Is there anything better than a great conversation? Is there anything more frustrating than not being listened to? If your answer to both these questions is "no," or if you've found that others get frustrated with you for not listening, read on for a ton of tips that will help your chats be far more fun, friendly, and productive.
A recent article in the Harvard Business Review posits that what most people think of as good listening skills—not talking, making listening faces and/or noises, retaining the words spoken—actually fall short of What Great Listeners Actually Do. Here are seven of the researchers' best indicators of great listeners and quality conversations:
- Periodically asking questions that promote discovery and insight.
- Making the other person feel supported and conveying confidence in them.
- Allowing feedback to flow smoothly in both directions, with neither party becoming defensive about comments the other made.
- Not listening only to identify errors in reasoning or logic, or using your own silence as a chance to prepare the next response.
- Providing feedback in a way others would accept and that opens up alternative paths to consider.
- Focusing attention on the other person and making appropriate eye-contact.
- Observing non-verbal cues, such as facial expressions, perspiration, respiration rates, gestures, posture, and numerous other subtle body language signals.
The article goes on to describe the six levels of good listenerhood, noting that, "Each of the levels builds on the others; thus, if you've been criticized (for example) for offering solutions rather than listening, it may mean you need to attend to some of the other levels (such as clearing away distractions or empathizing) before your proffered suggestions can be appreciated."
How to Be a Better Conversationalist
I find this all so fascinating and important, as there's little that I love more than a good chat. The findings from the article ring true, in my experience, and I think we could all use a little coaching on how to be better listeners and speakers.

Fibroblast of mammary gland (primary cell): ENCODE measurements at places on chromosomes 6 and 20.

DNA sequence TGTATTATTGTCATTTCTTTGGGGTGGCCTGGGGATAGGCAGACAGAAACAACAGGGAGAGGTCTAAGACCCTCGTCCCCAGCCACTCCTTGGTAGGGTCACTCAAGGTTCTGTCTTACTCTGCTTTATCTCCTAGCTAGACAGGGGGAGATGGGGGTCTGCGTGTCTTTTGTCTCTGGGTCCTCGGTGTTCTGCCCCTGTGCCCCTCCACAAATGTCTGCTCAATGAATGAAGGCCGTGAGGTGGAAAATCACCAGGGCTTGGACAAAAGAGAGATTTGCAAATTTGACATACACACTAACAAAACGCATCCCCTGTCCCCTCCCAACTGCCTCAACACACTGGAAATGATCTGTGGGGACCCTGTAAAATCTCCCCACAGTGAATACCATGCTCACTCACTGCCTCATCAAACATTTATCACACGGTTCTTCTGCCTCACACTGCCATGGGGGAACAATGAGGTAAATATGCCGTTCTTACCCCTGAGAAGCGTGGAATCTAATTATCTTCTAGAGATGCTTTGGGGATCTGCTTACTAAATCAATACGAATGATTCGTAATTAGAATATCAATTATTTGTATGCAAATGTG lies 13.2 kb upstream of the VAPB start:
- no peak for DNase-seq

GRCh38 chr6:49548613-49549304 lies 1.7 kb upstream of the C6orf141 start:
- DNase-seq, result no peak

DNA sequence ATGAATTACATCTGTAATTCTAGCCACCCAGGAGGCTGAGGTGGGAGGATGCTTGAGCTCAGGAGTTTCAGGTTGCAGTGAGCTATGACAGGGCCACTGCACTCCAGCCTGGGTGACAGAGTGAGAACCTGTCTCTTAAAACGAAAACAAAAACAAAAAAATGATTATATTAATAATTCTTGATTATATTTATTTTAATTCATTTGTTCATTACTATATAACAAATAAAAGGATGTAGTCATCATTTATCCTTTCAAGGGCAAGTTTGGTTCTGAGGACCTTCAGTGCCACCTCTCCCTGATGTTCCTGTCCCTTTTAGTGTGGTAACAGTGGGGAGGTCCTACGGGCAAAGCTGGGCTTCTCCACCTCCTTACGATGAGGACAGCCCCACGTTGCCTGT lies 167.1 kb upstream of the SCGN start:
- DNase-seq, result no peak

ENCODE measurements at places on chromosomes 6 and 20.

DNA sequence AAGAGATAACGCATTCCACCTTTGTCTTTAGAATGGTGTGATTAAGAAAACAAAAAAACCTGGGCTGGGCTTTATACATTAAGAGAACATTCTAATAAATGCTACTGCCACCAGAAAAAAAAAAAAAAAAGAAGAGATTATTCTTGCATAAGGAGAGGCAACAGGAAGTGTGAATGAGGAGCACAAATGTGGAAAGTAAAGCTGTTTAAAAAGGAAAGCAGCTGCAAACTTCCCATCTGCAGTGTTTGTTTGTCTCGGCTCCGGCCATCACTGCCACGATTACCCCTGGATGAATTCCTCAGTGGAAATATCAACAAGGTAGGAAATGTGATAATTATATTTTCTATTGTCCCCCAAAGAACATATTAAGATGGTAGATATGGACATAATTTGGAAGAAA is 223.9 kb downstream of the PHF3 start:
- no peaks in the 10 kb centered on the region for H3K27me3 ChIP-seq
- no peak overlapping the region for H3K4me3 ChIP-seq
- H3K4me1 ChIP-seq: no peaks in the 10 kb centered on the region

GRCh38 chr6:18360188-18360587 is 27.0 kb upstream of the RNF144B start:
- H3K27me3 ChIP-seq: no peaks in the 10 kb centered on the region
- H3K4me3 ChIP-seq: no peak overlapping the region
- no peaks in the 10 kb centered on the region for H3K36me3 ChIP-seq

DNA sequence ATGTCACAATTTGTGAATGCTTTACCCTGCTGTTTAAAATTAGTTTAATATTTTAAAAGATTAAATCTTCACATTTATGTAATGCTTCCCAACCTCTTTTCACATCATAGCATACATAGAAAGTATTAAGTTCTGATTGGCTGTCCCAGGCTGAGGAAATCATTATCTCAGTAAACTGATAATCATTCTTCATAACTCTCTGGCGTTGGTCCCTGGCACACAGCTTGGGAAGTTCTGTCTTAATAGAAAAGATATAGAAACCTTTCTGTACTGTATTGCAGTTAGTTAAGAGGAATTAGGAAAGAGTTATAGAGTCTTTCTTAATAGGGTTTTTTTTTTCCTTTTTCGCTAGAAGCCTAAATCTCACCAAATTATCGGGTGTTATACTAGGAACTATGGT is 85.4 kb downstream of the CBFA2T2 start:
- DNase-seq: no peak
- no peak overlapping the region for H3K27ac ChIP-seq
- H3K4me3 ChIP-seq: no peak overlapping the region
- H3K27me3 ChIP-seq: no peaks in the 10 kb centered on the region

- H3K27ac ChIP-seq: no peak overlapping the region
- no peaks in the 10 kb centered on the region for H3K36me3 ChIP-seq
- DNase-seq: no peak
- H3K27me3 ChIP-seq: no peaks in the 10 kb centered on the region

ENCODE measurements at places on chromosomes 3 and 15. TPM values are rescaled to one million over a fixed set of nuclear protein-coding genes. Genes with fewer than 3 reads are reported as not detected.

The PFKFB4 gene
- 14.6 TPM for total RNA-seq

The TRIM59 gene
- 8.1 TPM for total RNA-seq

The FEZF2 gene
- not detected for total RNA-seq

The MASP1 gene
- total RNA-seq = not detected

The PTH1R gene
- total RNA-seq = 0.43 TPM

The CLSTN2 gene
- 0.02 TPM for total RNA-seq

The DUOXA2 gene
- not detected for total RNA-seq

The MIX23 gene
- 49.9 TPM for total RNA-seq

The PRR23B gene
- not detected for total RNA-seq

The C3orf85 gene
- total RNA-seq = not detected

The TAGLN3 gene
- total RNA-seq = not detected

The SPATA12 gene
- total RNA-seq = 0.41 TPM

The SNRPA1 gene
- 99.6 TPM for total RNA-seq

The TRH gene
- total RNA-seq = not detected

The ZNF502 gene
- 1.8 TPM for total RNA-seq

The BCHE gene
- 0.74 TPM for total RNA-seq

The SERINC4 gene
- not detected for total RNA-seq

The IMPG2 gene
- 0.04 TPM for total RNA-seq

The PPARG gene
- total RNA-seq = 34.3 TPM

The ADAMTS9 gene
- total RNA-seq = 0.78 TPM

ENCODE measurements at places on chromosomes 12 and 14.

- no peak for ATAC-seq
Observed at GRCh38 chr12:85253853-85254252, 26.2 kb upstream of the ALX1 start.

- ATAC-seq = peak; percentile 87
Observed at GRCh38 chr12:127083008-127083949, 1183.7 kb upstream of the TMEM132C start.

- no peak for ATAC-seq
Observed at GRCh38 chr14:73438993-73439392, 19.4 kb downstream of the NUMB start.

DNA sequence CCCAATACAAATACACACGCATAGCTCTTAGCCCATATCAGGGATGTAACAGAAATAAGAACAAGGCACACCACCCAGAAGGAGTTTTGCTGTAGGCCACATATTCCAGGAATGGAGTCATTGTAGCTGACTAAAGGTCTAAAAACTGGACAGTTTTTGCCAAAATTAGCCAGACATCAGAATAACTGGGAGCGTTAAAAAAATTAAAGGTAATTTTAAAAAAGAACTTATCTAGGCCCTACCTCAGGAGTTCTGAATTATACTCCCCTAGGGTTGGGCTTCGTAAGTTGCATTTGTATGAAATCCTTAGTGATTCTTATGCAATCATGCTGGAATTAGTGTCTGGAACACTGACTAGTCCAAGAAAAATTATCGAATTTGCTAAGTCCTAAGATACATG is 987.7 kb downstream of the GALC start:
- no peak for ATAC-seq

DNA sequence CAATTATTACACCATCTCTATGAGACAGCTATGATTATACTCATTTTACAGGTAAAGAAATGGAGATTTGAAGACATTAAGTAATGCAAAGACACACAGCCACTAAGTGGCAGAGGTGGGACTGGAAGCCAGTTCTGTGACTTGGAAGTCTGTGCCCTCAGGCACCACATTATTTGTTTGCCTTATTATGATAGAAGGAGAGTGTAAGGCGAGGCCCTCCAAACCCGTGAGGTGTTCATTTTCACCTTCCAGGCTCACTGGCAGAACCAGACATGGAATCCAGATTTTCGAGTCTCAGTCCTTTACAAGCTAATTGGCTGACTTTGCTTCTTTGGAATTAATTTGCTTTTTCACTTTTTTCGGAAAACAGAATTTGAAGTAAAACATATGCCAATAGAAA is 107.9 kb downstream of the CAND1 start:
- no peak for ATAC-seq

Frequent interruptions wreck a person's train of thought and makes them feel unheard (because they're not getting to speak). If you interrupt, ask yourself whether it falls under Harvard Business Review's description of helpful interruption—conveys support, clarifies ideas, creates a positive interaction—or whether it could be considered combative, competitive, or distracted. Don't interrupt unless it adds to the conversation and benefits both of you.
Think of a Conversation As a Piece of Music
Here's a tip from my mom, who shared it with 40 years' worth of students: In addition to listening to the words people are saying, pay attention to the actual sound of the conversation. Are the voices flowing together harmoniously? What percent of the noises are your own voice? Have you only heard your own voice for the past 10 minutes? Wouldn't it be nice to hear your friend's voice, too? Take turns, kids!
Clarify The Point of The Conversation
Sometimes people just want to rant, sometime they're looking for advice, sometime they're hoping for someone to be outraged with/for them, sometimes they really want to analyze a situation, and sometimes they just want to get the facts out and move on. A quick clarification of what the speaker is hoping for can help the listener do a better job of getting at the heart of what's being shared with them.
Help The Listeners Out
Ideally, a conversation between two people will be about 50/50, but there are cases in which one speaker has a more prominent role, such as telling the story of a breakup or explaining something on which they are an expert. Even in such unevenly weighted talks, the balance of the conversation shouldn't be 95/5 or 100/0. If you're speaking at length, try taking micropauses so your listener can ask a (possibly helpful/interesting) question. You don't have to stop talking—just make it possible for someone to get a word in edgewise.
Do you agree with the article's assessment of good listening? Do you have any advice for being a better conversationalist?